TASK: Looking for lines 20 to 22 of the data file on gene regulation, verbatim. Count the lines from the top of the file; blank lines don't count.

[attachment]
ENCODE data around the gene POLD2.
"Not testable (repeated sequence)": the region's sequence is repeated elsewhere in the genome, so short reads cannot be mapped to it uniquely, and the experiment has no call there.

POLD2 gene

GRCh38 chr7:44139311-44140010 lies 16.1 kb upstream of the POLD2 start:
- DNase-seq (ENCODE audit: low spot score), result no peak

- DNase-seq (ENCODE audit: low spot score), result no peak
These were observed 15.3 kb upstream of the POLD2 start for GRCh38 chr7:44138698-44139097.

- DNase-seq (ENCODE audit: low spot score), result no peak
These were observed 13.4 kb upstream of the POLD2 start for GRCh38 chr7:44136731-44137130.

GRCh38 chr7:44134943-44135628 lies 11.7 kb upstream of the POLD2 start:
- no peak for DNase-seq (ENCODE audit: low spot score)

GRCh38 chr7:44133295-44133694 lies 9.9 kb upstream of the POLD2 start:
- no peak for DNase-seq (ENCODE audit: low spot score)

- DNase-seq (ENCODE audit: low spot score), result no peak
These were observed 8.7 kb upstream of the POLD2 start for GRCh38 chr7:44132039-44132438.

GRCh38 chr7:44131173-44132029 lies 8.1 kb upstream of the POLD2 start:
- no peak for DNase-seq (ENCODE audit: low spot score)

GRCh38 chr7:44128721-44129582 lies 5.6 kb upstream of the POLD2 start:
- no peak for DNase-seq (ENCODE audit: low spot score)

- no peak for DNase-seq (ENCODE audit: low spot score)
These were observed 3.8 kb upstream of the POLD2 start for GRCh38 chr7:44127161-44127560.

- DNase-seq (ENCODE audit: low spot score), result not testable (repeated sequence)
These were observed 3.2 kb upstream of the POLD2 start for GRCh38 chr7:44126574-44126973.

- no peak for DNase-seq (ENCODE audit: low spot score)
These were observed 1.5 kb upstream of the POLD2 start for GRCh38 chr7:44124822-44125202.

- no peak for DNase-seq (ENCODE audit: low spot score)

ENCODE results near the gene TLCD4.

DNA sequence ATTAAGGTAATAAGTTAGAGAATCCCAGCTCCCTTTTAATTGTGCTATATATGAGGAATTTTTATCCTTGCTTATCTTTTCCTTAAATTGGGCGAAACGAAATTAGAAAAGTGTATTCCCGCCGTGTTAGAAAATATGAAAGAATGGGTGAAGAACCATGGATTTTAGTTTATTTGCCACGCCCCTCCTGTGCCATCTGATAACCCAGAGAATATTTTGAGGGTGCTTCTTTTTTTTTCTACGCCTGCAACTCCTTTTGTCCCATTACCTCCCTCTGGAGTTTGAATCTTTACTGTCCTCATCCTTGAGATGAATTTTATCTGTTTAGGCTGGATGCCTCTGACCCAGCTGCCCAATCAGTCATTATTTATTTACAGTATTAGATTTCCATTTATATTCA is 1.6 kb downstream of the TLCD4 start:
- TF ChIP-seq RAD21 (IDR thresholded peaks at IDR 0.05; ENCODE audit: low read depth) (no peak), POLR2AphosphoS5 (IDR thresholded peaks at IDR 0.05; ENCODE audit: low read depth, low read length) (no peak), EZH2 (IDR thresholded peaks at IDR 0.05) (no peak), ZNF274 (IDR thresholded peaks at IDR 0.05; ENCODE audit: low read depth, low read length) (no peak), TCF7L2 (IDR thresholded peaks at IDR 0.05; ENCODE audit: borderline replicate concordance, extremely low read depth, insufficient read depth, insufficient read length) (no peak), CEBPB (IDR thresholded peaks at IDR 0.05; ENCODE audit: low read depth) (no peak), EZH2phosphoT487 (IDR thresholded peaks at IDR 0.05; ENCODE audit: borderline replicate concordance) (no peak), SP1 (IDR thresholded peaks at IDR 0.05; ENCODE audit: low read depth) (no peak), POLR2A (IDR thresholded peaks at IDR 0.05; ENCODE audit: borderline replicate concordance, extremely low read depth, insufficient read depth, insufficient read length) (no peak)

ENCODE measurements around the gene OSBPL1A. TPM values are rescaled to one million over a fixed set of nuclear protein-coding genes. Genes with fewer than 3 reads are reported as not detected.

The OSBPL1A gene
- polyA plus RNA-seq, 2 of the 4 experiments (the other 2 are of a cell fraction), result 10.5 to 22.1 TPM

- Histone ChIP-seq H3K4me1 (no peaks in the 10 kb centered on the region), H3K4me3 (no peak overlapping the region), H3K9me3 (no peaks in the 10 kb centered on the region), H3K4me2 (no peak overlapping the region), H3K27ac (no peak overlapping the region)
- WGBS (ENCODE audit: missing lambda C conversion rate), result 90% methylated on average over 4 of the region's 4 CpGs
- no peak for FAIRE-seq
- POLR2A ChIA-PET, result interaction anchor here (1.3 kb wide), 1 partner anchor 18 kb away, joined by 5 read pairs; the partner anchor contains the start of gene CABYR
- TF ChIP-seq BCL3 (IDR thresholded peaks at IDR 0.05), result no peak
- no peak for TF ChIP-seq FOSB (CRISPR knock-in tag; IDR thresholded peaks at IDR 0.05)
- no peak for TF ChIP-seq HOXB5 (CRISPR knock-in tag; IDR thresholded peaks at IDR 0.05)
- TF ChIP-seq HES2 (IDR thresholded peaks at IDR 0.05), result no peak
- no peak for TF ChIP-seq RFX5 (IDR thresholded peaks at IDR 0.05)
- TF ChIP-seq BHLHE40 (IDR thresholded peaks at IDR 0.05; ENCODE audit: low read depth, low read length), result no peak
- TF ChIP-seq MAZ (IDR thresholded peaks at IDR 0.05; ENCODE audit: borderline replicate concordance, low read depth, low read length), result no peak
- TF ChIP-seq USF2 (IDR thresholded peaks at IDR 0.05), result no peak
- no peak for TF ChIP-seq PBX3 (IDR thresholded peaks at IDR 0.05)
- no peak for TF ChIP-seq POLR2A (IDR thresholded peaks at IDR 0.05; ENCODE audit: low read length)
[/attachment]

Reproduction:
- no peak for DNase-seq (ENCODE audit: low spot score)
These were observed 3.8 kb upstream of the POLD2 start for GRCh38 chr7:44127161-44127560.

- DNase-seq (ENCODE audit: low spot score), result not testable (repeated sequence)